Facebook is a genius marketing tool for personal trainers and fitness businesses that allows you to build your brand, cement client loyalty and attract new clients. For starters, it’s important that you have a fan page (as opposed to a personal page) for your business. “This is a place where you can be an expert and show your credibility, and there’s no limit to how many people can join that page,” notes Richard Toutounji, CEO of Complete Online Marketing. Here are some top dos and don’ts for using Facebook as a business tool.
DON’T post off-topic
“Everything you put on your Facebook fan page has to relate to your business,” says Toutounji. “You can talk about fitness, running or exercise for example but you don’t want to talk about religion or politics because there’s a disconnect and people aren’t coming to your page to learn about that.” Keeping your posts consistent and on-brand will lead to more likes, shares and comments from your followers, which will in turn boost your natural or ‘organic’ SEO (basically your online visibility or ranking). As for how many posts you should do per day? Two to three is great, ideally timed for when your clientele are likely to be on social media (for instance, between 5-7pm for office workers).
DO get savvy about Facebook’s algorithm
Facebook’s mysterious algorithm refers to the complicated and ever-changing set of rules that controls what people see in their news feeds. “What’s happened is that now Facebook has gone public, they need to make money, and they do that through getting businesses to spend money,” notes Toutounji. Whereas in the past, your posts would be seen by many of your followers, now the reach is considerably less. “These days, it comes down to spending money if you want your posts to be seen more,” says Toutounji. Thankfully, you don’t have to invest much (think as little as $5 or $10 to get started), and as mentioned above, creating great, shareable content will also organically boost the visibility of your posts.
DON’T sell to people
“The rule to remember is that people don’t go on Facebook to be sold to, they are there to connect with family and friends and things that are engaging, so you’ve got to play the same game,” advises Toutounji. He suggests focusing on creating great content that’s educational and entertaining. You can still include the odd sales message directly promoting your business services, but stick to a ratio of four education or entertainment posts to one sales-related post. “I’d recommend running sales pieces as ads, with a free or a low-barrier offer and ideally directing people to a specific landing page, then you can target the ad at people in your local area,” notes Toutounji.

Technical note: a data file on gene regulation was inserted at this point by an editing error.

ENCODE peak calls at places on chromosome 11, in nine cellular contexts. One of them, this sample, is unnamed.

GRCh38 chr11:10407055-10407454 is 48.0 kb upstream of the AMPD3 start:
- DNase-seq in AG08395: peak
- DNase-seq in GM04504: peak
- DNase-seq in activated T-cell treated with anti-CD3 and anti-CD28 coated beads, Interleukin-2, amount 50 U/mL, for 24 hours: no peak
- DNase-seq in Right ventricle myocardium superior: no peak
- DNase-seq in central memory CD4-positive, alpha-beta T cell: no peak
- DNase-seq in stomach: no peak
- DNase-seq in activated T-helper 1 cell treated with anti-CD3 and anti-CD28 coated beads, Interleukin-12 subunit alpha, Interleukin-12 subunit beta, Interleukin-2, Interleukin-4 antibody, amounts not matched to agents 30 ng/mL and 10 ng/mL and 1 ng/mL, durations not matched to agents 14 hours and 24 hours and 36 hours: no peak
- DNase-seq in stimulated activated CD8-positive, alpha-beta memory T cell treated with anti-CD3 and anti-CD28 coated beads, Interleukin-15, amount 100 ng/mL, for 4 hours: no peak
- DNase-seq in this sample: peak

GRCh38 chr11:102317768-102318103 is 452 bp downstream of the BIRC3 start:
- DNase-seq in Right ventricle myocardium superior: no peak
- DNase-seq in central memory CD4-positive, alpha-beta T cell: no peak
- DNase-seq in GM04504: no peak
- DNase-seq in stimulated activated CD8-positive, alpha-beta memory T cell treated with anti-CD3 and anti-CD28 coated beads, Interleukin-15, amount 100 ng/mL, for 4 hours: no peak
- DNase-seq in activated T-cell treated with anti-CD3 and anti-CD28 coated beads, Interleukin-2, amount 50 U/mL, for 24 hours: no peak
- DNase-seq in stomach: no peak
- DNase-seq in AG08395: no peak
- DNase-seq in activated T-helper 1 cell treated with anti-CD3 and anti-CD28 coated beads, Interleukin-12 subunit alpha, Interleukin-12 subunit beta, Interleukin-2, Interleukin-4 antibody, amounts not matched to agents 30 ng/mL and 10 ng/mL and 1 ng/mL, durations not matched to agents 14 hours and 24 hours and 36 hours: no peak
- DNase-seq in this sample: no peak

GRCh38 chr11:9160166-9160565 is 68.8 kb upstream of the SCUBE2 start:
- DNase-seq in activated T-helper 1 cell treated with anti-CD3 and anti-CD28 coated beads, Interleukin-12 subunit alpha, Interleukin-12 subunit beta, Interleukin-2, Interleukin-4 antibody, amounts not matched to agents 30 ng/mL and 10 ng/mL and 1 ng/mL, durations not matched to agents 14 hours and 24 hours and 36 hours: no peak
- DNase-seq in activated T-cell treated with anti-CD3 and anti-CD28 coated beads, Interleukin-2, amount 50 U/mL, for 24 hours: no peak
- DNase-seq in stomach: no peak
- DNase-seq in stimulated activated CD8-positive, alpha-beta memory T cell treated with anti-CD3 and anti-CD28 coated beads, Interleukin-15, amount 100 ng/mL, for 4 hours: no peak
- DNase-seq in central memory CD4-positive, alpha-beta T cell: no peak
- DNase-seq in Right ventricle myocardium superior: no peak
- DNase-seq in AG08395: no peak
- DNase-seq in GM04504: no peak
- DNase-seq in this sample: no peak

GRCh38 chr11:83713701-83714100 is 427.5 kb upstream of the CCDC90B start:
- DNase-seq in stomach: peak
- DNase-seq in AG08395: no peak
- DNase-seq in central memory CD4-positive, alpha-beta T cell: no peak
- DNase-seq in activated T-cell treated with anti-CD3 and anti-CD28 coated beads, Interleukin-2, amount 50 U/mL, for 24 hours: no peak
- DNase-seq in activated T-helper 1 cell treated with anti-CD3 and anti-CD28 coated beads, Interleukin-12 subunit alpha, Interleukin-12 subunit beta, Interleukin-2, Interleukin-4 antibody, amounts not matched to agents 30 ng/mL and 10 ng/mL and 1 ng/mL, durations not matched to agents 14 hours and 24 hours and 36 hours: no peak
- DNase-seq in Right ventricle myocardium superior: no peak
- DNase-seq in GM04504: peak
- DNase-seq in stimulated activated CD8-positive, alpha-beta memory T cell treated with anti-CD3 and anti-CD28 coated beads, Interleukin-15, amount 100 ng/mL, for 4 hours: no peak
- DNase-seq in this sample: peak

DO start Facebook groups
One clever way you can outsmart Facebook’s algorithm and get around having to pay to boost your posts is by starting a Facebook group. “You can invite all past, present and future clients into a closed group, meaning people have to request to join the group,” says Toutounji. “Then what happens is that every time someone posts in the group, all the people in that group will see a notification about the post, which is a really powerful thing.” It basically ensures all posts are included in that person’s feed, sidestepping the regular news feed algorithm. Keep the group sales-free—first and foremost it should be a community where members can chat about relevant information, although Toutounji says it’s fine to invite people to your events, for instance if you’re running a free bootcamp on the weekend.
DON’T get hung up about your numbers
“It’s not about the number of fans you have, it’s about the quality of fans,” says Toutounji. While having a huge following is great for branding and credibility, in reality most personal trainers are local businesses that work in a certain geographical area, so being engaged in your local community is much more valuable (and translates into more sales) than a large following of people around Australia or overseas. As for how to nurture your Facebook community, “Be social on social media,” urges Toutounji. “If someone comments on your photo, comment back, and if they write you a message, message them back.”
Fitness Australia is the peak health and fitness industry association, providing support services and guidance to almost 30,000 registered exercise professionals, fitness service providers and industry suppliers Australia-wide.
Bill Moore is the CEO of Fitness Australia. He has an extensive background in the fitness industry, commencing with the ownership of a strong independent fitness facility in the early 90’s and being involved in the foundation work and establishment of key principals that now underpin Fitness Australia. More recently Bill was responsible for the development and successful running of the Michelle Bridges Group of Companies. Bill has a high level of experience and expertise in business development, operations and brand development. Having been involved at all levels including as an instructor, personal trainer and owner of fitness businesses, his understanding and connection to the industry as a whole allows him to drive the evolution of Fitness Australia.